“They don’t realize it when they say that, because they’re 15 years old,” the coach said, dryly. “But they realize it once they get here.”

An inexperienced group of Notre Dame pitchers–as much as any relaxation or coaching techniques–also played a big role in the Tar Heels’ offensive outburst. The Fighting Irish got just one inning from its starter–freshman Connor Hock (9.1 IP for his career)–before eventually using seven pitchers in the game.

Three different Tar Heels–Brian Miller, Zack Gahagan and Brandon Riley–hit two-run doubles during the second-inning outburst, while shortstop Logan Warmoth also added an RBI single.

It all started after UNC loaded the bases for Miller, putting its top hitter in a position to come through with runners in scoring position–which has been another of the team’s problem areas this season.

By the end of the frame, the Tar Heels had already amassed seven hits–matching their total from the previous 18 innings.

What pressure?

Four of the team’s players ended the game with multiple hits, as Miller and Datres led the way with three apiece.

Datres’ fifth-inning homer–his third of the season–gave UNC some extra breathing room that finally allowed the pitching staff to get in some relaxing of their own.

Right-hander Jason Morgan started on the mound for the Tar Heels, but was pulled after allowing the first two men he faced in the fourth inning to reach base.

AJ Bogucki then took over and tossed five innings of no-hit ball through the eighth to pick up the victory.

“When you go out there, and the game’s 8-0, it’s pretty hard to not be relaxed,” Bogucki said. “You know you can just throw the ball over the plate.”

Zack Gahagan drove in two runs on Monday, while also making a number of terrific defensive plays. (Jeffrey A. Camarati/ UNC Athletics)

Zack Gahagan drove in two runs on Monday, while also making a number of terrific defensive plays. (Jeffrey A. Camarati/ UNC Athletics)

Spencer Trayner and Hansen Butler combined to finish off the Fighting Irish in the ninth, but not before the shutout was erased by Torii Hunter Jr.’s RBI single.

It was an occasion where yet another great performance by the Tar Heel pitching staff became merely a footnote because of what was going on at the plate.

Nothing matters more for UNC right now than to get its hitters loose–and in a rhythm–down the stretch.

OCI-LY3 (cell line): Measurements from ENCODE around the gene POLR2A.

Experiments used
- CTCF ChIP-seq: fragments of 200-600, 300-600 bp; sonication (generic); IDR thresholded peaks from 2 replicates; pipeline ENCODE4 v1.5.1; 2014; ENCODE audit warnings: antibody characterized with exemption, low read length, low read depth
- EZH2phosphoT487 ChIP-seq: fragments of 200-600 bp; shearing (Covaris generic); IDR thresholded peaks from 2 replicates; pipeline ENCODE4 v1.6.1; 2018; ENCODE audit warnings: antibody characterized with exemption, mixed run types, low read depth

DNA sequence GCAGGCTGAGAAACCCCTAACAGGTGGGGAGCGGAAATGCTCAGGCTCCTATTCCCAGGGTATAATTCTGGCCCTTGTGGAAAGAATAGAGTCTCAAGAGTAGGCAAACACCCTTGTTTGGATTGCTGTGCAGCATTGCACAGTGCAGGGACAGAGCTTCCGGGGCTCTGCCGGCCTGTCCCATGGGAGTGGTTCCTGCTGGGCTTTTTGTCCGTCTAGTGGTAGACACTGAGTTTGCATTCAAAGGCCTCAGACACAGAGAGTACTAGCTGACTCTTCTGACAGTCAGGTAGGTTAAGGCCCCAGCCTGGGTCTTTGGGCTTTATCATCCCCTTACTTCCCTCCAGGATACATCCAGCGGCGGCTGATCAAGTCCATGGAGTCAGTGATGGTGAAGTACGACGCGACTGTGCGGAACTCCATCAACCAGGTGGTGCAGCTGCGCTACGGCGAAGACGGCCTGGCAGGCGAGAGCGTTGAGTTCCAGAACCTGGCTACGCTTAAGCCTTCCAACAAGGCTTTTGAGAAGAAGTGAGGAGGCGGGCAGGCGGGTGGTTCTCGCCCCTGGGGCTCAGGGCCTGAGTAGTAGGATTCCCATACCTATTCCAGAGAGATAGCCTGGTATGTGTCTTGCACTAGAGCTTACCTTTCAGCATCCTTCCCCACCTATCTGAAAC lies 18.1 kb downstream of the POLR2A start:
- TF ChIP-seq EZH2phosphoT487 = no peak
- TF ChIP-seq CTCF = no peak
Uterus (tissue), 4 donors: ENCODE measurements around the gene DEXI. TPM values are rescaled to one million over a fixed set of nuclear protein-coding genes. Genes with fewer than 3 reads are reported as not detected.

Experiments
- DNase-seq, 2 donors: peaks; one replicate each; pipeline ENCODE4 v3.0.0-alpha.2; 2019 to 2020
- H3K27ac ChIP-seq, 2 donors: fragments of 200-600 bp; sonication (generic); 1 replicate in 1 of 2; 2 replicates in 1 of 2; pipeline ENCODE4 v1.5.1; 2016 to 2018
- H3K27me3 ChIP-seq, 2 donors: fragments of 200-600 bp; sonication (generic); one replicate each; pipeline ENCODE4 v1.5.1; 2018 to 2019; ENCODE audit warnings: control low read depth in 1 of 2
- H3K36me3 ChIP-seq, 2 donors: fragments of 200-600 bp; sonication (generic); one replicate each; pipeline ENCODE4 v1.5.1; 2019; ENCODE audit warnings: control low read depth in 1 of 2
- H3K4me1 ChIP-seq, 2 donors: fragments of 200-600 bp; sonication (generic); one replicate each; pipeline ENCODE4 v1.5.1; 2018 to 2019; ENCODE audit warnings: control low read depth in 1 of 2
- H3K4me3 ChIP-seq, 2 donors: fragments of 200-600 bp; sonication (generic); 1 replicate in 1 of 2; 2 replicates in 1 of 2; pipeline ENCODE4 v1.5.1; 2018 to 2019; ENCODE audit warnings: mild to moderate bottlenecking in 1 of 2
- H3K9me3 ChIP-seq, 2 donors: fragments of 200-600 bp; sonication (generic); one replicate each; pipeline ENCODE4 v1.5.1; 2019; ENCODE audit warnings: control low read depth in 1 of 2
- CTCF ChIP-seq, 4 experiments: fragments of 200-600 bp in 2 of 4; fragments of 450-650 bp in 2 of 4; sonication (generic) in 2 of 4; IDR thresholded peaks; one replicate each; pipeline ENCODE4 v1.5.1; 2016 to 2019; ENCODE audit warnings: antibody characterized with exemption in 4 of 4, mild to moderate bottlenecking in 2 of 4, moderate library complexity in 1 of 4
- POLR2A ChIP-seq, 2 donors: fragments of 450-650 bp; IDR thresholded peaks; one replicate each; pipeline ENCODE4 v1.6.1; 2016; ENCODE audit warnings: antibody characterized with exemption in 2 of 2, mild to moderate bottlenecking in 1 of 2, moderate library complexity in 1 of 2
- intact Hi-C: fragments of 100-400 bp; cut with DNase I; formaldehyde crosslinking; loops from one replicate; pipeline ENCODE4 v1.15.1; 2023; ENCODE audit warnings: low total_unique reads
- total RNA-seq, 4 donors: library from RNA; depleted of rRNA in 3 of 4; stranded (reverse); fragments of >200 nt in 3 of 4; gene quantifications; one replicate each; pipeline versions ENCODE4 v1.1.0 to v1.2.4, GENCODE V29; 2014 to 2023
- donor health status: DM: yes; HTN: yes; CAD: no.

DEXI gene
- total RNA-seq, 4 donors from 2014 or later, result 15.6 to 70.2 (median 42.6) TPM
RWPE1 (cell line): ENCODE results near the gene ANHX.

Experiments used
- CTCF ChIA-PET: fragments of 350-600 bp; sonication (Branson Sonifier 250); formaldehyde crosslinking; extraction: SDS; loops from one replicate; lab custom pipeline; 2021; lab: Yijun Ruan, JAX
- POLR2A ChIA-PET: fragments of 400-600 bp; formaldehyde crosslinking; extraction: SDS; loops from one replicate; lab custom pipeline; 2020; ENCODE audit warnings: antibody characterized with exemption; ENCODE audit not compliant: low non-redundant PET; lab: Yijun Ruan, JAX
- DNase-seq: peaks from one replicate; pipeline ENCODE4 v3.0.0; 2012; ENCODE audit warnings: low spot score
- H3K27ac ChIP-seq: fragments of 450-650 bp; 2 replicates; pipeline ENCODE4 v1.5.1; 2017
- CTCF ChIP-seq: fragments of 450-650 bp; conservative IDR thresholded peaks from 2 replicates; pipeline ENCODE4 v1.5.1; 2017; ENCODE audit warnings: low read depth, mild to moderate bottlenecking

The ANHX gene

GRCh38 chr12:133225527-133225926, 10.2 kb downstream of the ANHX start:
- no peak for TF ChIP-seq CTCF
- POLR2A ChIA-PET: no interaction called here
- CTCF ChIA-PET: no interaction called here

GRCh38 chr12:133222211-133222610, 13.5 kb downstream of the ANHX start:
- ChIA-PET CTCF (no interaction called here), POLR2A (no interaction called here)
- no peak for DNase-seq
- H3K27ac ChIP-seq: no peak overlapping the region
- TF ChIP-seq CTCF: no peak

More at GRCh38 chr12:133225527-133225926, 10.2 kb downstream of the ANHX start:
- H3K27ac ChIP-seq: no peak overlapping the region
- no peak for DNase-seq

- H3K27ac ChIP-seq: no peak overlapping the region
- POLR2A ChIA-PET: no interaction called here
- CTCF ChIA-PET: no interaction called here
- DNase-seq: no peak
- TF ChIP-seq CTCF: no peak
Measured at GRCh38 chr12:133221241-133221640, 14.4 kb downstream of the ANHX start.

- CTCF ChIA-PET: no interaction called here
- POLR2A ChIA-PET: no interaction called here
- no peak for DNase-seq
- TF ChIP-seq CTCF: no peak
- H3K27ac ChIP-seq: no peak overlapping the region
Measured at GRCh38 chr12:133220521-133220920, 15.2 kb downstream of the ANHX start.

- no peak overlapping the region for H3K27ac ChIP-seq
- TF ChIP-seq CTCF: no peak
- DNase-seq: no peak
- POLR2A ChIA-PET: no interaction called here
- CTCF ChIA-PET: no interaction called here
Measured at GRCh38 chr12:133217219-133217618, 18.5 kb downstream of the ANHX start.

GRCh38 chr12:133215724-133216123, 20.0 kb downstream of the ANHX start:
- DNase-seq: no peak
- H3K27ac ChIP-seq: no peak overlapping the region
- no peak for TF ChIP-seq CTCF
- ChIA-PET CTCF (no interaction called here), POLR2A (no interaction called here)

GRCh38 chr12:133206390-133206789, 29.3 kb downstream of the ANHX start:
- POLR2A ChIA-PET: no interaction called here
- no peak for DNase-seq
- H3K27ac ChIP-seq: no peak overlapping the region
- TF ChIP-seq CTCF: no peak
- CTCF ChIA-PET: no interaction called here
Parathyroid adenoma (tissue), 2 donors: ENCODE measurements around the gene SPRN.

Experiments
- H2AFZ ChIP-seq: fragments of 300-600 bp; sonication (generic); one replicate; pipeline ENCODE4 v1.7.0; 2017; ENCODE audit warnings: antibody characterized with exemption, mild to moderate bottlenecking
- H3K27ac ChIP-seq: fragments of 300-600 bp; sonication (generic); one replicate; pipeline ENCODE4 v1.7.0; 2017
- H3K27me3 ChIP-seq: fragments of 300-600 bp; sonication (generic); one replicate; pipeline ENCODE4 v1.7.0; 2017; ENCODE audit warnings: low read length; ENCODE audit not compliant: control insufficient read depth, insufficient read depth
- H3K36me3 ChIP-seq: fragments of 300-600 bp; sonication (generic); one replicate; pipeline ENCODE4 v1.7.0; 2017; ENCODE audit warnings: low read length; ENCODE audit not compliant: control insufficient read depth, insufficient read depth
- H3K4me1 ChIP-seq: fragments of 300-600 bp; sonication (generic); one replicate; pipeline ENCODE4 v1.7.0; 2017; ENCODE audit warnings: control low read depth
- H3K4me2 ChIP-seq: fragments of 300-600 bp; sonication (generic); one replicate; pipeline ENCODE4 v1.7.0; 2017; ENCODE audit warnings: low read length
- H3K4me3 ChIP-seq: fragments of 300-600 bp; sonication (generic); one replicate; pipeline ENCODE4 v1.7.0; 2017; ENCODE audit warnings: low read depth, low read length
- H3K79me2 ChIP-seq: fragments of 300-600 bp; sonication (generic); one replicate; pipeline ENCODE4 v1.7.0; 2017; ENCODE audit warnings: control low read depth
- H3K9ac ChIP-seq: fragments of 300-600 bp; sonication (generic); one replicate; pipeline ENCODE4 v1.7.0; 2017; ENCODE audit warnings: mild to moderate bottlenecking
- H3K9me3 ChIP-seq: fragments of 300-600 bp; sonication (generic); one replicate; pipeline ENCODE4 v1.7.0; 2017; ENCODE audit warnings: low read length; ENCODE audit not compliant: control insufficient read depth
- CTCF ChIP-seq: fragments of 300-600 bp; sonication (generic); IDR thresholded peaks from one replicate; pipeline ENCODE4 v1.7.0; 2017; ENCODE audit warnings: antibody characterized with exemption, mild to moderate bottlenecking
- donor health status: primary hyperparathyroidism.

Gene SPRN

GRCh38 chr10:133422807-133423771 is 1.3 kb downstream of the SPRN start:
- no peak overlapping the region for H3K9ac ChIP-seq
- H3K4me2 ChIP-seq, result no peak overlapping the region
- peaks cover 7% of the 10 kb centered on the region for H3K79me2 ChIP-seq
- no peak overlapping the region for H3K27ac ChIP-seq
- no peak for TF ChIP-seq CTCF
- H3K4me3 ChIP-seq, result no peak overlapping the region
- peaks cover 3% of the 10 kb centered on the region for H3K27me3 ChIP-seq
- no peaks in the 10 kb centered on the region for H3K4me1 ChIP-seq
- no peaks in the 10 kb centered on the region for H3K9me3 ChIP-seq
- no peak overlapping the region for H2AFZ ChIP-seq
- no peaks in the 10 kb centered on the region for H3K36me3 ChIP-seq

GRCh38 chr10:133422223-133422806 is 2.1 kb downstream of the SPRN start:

Entering the day, the Tar Heels found themselves in 12th place in the ACC, which matters because only the top 10 teams advance to the conference tournament in Durham.

Notre Dame was 9th in the standings, but drops out of the mix after Monday’s loss–replaced by UNC.

Usually, it’s hyperbole to think each game in a season full of them can be so important.

But for all intents and purposes, the Tar Heels’ postseason has already begun.

“It was like an elimination game,” Fox said. “It wasn’t quite that because we’ve still got three games to play, but if we’d have lost tonight that might have been….close to the nail in our coffin”

Up Next:

UNC will head to Raleigh on Thursday for the beginning of its final, and most important, series of the season against rival NC State–the nation’s No. 13 team.

Game Notes:

  • Before Monday, UNC hadn’t won an ACC series since April 8-10, when it took two of three from Virginia Tech.
  • The Tar Heels went 4-for-13 (.308) with runners in scoring position.
  • It was Logan Warmoth’s 20th multi-hit game of the season.
  • Tyler Ramirez went 0-for-2 for UNC while batting second–but drew three walks in the process.




Notre Dame Silences Tar Heel Bats, Evens Series

On Friday night Zac Gallen and Hansen Butler combined to deliver a crucial shutout victory for the UNC baseball team, despite the Tar Heel offense scoring just three runs on four hits.

Sophomore JB Bukauskas attempted to pull off the same feat on Saturday at Boshamer Stadium, but couldn’t get much in terms of run support as Notre Dame’s three-run sixth inning proved to be the difference in the Fighting Irish’s 3-1 victory.

Stuck in a stretch run marred by inconsistency at the plate, the Tar Heels now fall to 32-19 (11-15 ACC) in 2016.

The Fighting Irish, meanwhile, move to 27-23 (11-13 ACC), which actually puts them ahead of UNC in the conference standings due to the tiebreaker being winning percentage in league games.

Lefty Michael Hearne was sensational for Notre Dame, holding the Tar Heels without a hit until the bottom of the sixth inning–when freshman catcher Cody Roberts unleashed his first career home run to left field.